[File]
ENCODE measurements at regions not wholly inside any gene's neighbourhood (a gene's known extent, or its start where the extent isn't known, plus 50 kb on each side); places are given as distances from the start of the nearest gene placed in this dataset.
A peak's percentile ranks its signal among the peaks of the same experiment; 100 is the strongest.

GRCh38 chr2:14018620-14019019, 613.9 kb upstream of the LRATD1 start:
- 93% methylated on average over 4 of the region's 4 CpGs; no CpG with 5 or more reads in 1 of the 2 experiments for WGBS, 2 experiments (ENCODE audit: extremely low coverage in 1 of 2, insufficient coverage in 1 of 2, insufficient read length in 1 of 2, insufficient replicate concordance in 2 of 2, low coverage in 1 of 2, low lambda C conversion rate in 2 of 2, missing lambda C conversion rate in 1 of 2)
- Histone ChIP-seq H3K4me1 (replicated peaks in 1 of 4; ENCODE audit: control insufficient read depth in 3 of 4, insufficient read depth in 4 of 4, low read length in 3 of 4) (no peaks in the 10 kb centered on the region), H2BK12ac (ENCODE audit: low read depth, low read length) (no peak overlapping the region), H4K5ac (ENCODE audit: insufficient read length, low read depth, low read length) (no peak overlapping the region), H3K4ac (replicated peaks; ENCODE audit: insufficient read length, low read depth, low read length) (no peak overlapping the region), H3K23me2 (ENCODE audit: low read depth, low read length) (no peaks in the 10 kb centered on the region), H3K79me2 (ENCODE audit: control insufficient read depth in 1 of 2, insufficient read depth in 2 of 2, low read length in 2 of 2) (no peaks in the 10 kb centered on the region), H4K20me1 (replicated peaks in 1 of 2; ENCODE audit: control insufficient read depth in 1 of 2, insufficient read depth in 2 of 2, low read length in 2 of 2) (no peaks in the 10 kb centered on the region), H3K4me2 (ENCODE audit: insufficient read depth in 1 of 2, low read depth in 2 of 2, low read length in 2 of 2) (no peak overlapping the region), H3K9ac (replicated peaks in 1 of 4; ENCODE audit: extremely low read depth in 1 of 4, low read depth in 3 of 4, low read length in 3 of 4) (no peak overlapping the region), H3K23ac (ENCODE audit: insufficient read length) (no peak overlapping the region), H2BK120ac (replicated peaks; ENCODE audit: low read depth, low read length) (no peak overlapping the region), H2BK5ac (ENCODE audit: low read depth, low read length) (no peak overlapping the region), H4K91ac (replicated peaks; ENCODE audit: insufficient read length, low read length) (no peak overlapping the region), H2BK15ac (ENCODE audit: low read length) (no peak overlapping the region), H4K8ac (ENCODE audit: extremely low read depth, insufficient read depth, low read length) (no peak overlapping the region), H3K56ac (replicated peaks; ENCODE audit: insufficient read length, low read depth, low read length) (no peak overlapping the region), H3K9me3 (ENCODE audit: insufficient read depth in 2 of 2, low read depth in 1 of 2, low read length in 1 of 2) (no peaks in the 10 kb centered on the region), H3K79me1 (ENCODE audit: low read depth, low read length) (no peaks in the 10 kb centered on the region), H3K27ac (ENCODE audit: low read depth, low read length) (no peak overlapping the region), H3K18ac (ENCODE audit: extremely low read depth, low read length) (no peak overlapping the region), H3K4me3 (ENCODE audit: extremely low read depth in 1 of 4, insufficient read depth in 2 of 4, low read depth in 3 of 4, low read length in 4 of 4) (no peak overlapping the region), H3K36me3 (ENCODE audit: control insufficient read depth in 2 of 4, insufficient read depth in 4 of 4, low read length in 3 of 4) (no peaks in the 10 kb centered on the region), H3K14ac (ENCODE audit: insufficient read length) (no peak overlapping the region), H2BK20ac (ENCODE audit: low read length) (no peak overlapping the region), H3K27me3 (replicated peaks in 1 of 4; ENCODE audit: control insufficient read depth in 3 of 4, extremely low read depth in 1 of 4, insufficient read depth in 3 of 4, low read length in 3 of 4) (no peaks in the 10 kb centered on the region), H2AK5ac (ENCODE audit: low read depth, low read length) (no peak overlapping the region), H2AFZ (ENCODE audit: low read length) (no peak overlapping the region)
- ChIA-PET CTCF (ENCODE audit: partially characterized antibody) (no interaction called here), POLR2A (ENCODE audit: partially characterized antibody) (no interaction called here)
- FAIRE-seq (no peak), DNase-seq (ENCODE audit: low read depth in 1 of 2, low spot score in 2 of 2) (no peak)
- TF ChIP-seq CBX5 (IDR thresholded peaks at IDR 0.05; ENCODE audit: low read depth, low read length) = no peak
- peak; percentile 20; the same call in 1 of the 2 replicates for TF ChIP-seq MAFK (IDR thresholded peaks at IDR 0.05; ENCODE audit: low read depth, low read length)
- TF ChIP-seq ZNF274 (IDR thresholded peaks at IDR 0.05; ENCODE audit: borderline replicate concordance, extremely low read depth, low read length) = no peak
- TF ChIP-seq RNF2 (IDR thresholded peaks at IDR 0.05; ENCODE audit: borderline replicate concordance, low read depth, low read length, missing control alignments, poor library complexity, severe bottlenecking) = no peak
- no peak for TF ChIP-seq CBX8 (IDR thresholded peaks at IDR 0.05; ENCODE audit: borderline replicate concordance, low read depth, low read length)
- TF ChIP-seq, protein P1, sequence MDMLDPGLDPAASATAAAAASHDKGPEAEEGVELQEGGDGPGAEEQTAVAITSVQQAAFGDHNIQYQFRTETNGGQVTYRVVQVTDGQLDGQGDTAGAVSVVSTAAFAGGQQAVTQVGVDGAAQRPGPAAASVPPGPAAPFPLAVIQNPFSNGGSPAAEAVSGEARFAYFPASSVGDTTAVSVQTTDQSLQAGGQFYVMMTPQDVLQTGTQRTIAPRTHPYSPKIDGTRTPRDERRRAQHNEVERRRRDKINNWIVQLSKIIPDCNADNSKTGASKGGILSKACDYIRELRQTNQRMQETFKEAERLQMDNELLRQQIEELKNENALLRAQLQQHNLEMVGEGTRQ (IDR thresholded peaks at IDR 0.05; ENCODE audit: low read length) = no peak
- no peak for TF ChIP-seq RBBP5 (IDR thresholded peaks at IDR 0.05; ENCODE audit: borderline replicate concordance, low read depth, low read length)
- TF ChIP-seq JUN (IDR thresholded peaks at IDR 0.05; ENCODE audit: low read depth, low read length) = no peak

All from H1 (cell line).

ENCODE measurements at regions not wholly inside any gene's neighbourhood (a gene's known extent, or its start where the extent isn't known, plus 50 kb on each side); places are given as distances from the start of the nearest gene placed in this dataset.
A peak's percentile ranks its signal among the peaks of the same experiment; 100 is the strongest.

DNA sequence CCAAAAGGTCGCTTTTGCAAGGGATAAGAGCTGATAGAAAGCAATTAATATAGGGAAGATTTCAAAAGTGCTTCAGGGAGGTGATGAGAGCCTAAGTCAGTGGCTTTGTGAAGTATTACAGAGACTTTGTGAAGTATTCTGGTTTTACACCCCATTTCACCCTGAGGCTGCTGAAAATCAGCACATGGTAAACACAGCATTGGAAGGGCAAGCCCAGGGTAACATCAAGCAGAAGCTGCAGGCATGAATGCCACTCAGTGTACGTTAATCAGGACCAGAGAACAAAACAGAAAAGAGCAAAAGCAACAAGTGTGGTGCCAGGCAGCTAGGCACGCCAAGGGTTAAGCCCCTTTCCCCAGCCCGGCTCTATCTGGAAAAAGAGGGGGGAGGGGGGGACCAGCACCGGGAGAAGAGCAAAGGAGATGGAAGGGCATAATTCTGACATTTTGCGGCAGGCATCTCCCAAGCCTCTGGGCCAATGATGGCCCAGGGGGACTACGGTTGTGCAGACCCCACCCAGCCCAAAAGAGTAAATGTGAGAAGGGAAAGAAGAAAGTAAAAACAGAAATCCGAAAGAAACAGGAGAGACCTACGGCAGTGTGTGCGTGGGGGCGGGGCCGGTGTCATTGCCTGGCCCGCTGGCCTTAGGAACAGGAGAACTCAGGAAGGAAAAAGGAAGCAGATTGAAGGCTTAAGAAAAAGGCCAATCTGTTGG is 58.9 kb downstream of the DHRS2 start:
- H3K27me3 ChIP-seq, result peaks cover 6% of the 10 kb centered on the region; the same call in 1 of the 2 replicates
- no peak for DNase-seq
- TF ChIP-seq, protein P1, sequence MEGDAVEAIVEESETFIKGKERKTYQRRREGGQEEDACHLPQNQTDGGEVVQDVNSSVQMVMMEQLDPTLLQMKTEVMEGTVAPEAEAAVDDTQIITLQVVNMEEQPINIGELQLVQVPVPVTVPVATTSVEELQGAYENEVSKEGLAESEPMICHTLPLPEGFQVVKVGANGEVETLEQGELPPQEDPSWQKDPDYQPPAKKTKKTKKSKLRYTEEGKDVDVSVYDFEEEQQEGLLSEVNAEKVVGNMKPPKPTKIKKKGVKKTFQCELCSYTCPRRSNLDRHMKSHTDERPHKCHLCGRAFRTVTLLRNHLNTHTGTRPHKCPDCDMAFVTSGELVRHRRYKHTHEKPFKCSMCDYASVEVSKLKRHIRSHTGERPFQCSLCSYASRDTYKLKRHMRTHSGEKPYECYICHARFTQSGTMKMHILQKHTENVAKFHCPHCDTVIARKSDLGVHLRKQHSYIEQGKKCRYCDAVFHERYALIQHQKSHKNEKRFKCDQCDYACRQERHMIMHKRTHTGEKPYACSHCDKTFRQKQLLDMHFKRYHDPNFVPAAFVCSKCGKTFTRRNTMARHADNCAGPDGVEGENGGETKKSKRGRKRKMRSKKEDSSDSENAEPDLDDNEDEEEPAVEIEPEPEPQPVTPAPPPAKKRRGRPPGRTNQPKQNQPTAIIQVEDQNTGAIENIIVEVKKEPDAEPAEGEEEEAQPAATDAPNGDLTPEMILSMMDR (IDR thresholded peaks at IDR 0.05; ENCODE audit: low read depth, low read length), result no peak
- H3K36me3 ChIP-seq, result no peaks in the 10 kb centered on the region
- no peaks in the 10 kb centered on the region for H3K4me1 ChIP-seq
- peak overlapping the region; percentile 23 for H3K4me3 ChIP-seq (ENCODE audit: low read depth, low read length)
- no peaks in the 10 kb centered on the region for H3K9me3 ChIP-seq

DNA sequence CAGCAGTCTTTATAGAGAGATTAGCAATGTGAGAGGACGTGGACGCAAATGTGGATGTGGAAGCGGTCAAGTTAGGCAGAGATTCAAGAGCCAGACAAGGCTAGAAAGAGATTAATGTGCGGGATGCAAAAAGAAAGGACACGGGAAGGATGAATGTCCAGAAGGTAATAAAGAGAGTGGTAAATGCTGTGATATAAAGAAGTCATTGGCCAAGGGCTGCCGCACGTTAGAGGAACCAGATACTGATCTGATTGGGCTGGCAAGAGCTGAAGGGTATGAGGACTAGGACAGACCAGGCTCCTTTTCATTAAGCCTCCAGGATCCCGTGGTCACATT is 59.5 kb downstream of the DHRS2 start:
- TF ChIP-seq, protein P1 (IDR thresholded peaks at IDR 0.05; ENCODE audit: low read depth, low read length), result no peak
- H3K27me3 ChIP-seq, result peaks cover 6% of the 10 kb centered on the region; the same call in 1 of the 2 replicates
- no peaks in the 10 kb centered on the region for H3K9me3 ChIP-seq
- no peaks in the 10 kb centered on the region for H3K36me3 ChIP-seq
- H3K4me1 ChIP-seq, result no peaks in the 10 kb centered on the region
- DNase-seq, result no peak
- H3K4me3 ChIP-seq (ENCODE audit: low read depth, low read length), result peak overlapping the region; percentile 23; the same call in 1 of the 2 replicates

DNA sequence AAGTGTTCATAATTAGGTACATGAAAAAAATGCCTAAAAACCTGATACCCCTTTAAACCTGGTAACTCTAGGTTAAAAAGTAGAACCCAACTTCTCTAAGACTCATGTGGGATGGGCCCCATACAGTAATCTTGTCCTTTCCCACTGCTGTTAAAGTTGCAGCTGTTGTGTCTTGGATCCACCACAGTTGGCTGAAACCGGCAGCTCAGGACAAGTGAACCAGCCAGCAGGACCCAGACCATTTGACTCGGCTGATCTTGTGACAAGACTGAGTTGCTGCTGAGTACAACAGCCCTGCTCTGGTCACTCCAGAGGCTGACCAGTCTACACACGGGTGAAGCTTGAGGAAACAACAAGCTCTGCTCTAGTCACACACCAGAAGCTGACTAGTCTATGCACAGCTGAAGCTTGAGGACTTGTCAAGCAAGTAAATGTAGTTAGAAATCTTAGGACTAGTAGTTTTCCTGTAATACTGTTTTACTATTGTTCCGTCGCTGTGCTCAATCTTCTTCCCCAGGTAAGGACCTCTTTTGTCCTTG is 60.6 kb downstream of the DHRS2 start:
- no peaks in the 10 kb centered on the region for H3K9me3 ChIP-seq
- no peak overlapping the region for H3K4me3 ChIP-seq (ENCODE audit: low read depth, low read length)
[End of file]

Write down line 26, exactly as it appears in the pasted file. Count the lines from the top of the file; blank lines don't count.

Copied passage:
- no peaks in the 10 kb centered on the region for H3K9me3 ChIP-seq